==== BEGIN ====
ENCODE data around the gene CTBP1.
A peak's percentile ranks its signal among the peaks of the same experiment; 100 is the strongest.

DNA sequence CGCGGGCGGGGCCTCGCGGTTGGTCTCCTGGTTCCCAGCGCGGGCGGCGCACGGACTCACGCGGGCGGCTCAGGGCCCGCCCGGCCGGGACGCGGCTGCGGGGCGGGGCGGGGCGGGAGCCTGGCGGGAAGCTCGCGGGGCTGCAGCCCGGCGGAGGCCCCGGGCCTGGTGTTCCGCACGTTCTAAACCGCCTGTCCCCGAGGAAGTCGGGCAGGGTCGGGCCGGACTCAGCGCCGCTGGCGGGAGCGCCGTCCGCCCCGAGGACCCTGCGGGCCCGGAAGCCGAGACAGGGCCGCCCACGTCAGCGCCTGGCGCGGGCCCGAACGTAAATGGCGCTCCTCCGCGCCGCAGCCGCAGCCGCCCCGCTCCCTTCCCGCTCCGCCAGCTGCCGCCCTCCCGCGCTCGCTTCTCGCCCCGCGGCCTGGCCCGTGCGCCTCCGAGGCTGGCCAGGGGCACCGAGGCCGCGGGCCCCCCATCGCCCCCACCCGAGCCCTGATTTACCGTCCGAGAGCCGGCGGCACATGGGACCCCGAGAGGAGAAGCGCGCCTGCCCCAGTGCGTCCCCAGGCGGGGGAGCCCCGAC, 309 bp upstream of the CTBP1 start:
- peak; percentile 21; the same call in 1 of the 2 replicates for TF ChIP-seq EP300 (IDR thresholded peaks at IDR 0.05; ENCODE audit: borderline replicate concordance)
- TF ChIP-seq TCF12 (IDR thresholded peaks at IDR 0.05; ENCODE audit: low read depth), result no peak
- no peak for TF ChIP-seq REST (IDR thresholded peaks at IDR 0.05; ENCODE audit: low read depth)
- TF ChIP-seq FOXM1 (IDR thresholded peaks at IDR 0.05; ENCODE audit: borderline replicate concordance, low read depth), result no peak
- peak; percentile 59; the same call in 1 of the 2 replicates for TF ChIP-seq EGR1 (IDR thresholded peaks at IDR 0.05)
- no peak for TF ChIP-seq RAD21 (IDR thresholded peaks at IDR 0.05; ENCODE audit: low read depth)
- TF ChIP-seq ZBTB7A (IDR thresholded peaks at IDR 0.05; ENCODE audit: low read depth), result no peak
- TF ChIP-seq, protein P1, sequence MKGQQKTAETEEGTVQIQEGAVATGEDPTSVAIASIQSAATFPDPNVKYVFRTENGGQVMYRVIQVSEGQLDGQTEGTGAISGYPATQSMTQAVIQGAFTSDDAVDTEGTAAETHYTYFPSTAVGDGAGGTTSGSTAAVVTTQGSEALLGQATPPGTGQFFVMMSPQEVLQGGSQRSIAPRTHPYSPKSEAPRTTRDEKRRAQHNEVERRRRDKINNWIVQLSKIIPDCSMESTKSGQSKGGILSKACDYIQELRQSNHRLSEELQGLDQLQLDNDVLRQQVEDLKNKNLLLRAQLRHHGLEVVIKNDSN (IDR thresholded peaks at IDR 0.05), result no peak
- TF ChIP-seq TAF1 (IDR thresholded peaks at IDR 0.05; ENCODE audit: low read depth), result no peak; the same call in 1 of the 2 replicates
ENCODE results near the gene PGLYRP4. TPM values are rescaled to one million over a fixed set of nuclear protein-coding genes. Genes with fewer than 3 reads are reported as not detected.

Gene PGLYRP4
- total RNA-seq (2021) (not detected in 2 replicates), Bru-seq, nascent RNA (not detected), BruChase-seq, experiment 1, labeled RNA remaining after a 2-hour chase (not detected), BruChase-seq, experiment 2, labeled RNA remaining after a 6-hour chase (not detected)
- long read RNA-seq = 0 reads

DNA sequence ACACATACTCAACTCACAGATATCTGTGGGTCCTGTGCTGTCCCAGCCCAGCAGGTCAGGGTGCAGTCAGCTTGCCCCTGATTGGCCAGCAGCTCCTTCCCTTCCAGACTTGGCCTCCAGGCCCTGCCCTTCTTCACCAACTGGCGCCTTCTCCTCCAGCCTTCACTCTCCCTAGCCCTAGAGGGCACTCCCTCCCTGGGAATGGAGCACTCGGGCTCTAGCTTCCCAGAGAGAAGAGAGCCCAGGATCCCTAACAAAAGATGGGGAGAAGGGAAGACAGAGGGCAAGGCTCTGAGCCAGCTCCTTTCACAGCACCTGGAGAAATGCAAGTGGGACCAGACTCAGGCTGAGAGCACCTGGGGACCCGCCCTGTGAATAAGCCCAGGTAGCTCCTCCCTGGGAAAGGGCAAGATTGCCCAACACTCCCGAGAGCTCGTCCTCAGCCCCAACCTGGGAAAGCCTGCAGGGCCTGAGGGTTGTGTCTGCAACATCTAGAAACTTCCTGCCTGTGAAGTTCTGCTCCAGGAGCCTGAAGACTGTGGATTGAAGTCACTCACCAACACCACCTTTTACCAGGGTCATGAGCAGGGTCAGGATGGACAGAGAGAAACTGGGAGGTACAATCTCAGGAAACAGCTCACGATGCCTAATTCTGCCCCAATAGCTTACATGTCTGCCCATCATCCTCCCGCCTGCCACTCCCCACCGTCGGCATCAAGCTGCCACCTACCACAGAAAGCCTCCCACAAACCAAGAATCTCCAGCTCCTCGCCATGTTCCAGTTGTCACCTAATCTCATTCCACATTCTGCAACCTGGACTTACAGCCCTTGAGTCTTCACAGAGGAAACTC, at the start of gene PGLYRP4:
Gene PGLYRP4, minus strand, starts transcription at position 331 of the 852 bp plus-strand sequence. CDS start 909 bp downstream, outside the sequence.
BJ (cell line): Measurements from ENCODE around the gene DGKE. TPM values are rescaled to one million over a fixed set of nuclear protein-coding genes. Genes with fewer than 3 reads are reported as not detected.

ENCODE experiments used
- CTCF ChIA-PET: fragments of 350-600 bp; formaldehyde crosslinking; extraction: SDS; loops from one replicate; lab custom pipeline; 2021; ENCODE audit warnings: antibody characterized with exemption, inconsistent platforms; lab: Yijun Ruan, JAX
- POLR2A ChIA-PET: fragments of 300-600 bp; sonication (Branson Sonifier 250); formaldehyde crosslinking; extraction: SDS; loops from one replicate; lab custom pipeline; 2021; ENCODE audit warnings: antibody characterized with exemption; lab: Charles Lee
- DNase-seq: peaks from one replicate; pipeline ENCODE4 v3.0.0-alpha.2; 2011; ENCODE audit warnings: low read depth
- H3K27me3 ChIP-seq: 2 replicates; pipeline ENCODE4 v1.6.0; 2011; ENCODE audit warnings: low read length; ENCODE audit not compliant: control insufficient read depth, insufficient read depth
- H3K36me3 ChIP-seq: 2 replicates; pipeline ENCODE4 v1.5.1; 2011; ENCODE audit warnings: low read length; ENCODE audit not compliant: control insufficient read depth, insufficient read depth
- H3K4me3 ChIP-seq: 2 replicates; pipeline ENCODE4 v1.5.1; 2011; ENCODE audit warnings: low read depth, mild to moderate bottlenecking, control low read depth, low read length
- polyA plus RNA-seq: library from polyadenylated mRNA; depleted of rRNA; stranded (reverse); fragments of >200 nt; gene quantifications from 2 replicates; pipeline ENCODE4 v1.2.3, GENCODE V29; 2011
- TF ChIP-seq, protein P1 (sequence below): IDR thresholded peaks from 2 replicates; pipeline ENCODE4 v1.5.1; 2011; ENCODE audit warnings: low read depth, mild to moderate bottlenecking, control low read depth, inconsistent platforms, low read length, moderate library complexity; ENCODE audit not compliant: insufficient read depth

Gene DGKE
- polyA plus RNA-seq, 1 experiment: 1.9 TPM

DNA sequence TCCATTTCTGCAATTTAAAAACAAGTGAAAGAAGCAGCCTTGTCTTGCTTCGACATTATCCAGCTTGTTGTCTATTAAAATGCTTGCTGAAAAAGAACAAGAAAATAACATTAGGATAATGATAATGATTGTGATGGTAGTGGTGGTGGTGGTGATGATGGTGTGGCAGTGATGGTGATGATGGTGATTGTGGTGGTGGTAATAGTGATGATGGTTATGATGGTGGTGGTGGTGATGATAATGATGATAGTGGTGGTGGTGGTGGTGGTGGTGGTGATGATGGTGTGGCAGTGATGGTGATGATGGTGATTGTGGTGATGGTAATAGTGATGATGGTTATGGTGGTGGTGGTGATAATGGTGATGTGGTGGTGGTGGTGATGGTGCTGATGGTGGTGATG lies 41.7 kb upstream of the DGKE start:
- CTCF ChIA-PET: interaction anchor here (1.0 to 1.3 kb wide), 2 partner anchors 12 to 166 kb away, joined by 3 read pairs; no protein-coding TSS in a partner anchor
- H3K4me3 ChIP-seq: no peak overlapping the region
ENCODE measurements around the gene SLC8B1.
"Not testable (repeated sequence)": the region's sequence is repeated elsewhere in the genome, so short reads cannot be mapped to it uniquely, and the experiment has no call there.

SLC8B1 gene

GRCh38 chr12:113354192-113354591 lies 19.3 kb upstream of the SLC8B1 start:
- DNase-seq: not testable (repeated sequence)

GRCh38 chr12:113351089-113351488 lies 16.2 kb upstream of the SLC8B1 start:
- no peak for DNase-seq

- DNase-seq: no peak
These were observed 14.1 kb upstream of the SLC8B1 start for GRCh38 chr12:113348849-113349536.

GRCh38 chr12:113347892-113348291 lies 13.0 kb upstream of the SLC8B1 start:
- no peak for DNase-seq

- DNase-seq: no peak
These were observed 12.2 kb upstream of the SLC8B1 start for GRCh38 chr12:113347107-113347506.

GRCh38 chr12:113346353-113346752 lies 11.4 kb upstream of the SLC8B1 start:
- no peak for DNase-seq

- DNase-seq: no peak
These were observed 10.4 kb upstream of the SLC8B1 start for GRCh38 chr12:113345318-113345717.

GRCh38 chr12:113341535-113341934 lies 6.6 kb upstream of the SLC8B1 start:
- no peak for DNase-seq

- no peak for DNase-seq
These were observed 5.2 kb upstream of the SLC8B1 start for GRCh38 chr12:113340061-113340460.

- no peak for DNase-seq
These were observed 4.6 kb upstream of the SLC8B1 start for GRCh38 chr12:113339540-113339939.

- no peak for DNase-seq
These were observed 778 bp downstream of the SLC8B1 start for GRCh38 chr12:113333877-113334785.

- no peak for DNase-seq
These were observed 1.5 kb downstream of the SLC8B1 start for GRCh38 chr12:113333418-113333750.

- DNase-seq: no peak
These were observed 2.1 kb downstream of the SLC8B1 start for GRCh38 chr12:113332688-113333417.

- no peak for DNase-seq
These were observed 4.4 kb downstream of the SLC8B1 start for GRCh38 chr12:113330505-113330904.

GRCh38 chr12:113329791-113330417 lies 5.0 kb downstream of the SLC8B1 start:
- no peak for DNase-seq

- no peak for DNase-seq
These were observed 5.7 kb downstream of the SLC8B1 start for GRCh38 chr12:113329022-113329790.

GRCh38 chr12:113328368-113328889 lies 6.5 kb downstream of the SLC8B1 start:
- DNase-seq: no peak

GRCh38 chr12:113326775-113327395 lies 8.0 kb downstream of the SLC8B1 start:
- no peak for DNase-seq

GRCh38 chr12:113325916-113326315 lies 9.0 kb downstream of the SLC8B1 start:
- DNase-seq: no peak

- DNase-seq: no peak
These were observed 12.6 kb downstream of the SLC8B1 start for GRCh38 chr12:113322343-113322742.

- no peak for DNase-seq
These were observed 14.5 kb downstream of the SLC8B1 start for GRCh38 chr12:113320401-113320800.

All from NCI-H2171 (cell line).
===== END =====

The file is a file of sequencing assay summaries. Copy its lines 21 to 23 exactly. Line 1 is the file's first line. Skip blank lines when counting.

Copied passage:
- CTCF ChIA-PET: fragments of 350-600 bp; formaldehyde crosslinking; extraction: SDS; loops from one replicate; lab custom pipeline; 2021; ENCODE audit warnings: antibody characterized with exemption, inconsistent platforms; lab: Yijun Ruan, JAX
- POLR2A ChIA-PET: fragments of 300-600 bp; sonication (Branson Sonifier 250); formaldehyde crosslinking; extraction: SDS; loops from one replicate; lab custom pipeline; 2021; ENCODE audit warnings: antibody characterized with exemption; lab: Charles Lee
- DNase-seq: peaks from one replicate; pipeline ENCODE4 v3.0.0-alpha.2; 2011; ENCODE audit warnings: low read depth